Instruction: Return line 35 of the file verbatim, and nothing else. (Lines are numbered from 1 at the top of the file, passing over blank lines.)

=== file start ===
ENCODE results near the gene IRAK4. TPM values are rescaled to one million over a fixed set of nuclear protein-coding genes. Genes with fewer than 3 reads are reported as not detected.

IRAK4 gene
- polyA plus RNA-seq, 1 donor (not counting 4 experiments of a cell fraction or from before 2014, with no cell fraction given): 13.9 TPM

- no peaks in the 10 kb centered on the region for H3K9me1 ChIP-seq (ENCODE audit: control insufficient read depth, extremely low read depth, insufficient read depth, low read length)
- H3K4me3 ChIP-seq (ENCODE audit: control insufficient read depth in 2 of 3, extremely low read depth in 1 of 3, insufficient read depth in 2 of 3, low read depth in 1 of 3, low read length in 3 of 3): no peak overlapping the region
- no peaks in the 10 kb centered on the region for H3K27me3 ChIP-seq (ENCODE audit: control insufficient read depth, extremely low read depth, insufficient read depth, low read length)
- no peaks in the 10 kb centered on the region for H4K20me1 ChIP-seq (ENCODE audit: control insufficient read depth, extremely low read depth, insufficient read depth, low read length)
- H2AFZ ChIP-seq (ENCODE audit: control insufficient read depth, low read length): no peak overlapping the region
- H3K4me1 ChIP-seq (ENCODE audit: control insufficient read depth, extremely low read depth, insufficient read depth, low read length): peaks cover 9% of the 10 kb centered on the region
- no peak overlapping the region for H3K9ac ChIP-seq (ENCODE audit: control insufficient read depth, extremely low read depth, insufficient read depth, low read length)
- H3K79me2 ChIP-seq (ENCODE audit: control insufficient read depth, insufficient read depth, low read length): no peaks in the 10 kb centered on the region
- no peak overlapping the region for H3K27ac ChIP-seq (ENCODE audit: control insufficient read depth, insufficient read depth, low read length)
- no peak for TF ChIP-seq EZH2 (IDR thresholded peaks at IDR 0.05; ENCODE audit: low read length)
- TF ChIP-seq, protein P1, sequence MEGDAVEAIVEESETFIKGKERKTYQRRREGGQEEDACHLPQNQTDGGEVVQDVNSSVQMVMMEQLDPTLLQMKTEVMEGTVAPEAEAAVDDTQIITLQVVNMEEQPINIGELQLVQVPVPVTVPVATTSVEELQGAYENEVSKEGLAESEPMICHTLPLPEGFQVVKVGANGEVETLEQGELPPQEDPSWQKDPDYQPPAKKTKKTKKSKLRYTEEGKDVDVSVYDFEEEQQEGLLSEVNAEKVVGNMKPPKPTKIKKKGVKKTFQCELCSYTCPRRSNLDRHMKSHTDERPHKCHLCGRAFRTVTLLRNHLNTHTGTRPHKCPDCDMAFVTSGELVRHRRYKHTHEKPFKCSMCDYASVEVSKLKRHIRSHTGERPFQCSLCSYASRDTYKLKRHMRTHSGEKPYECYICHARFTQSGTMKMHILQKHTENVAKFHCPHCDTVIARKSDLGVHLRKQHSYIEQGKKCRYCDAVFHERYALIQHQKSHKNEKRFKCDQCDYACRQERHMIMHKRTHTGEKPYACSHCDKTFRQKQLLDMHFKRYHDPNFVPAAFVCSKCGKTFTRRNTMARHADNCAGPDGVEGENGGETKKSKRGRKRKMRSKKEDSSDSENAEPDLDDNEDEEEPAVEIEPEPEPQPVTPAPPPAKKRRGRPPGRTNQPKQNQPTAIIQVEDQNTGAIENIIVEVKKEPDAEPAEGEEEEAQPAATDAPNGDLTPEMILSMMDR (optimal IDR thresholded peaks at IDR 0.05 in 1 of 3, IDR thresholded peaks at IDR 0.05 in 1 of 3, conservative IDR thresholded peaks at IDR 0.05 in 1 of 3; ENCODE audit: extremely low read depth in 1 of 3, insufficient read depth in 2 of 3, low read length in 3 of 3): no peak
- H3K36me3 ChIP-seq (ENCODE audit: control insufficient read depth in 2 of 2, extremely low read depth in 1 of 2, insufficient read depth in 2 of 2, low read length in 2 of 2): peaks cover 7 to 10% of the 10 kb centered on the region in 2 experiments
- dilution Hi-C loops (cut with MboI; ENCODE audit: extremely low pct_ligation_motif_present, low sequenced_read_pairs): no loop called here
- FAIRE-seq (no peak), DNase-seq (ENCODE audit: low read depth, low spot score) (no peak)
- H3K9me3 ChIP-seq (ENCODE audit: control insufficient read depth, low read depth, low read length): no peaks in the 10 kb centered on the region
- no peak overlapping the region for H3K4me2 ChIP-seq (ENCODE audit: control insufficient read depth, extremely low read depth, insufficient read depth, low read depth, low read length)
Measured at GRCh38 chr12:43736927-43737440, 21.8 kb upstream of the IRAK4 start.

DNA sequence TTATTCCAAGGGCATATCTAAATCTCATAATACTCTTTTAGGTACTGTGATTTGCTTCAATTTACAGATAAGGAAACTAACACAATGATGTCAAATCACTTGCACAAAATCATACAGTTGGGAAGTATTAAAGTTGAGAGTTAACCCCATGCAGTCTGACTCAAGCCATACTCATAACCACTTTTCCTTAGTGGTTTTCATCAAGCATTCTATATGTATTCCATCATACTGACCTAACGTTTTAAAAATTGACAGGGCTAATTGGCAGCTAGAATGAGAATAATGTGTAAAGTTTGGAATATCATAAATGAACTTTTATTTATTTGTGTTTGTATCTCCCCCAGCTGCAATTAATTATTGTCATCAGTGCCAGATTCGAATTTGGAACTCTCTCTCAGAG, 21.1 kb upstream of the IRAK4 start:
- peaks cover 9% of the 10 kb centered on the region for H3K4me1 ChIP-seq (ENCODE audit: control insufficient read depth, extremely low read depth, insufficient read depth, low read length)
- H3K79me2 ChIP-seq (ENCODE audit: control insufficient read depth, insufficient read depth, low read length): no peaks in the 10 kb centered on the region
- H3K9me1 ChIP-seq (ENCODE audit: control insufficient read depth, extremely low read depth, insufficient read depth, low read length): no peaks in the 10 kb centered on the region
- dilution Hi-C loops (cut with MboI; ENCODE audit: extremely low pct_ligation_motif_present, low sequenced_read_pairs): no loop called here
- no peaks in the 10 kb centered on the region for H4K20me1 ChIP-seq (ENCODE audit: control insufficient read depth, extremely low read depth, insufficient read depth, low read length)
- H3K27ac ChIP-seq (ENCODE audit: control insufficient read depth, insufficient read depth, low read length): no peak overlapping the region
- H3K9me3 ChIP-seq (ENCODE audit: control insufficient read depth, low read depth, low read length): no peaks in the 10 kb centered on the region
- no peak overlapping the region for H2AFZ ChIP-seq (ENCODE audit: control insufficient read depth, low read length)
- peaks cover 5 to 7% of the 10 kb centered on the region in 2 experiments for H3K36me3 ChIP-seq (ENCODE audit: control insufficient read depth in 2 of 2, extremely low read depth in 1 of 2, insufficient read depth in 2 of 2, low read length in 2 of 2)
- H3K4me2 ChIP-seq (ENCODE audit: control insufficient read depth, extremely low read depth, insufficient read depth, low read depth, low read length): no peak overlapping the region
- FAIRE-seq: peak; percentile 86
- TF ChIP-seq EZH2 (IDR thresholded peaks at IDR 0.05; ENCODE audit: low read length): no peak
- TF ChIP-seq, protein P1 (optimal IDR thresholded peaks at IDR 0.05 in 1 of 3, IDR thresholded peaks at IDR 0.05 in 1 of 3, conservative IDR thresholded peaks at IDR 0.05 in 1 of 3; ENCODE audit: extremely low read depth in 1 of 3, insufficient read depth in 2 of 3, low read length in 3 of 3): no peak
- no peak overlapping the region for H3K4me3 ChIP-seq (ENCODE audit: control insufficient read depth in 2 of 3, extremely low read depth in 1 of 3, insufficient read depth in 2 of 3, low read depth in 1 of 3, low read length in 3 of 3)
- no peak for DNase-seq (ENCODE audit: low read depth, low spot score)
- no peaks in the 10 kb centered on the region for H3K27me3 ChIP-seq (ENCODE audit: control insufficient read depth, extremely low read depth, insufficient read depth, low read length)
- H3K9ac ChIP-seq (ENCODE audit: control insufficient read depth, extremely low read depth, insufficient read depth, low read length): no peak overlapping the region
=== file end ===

- no peak overlapping the region for H3K4me3 ChIP-seq (ENCODE audit: control insufficient read depth in 2 of 3, extremely low read depth in 1 of 3, insufficient read depth in 2 of 3, low read depth in 1 of 3, low read length in 3 of 3)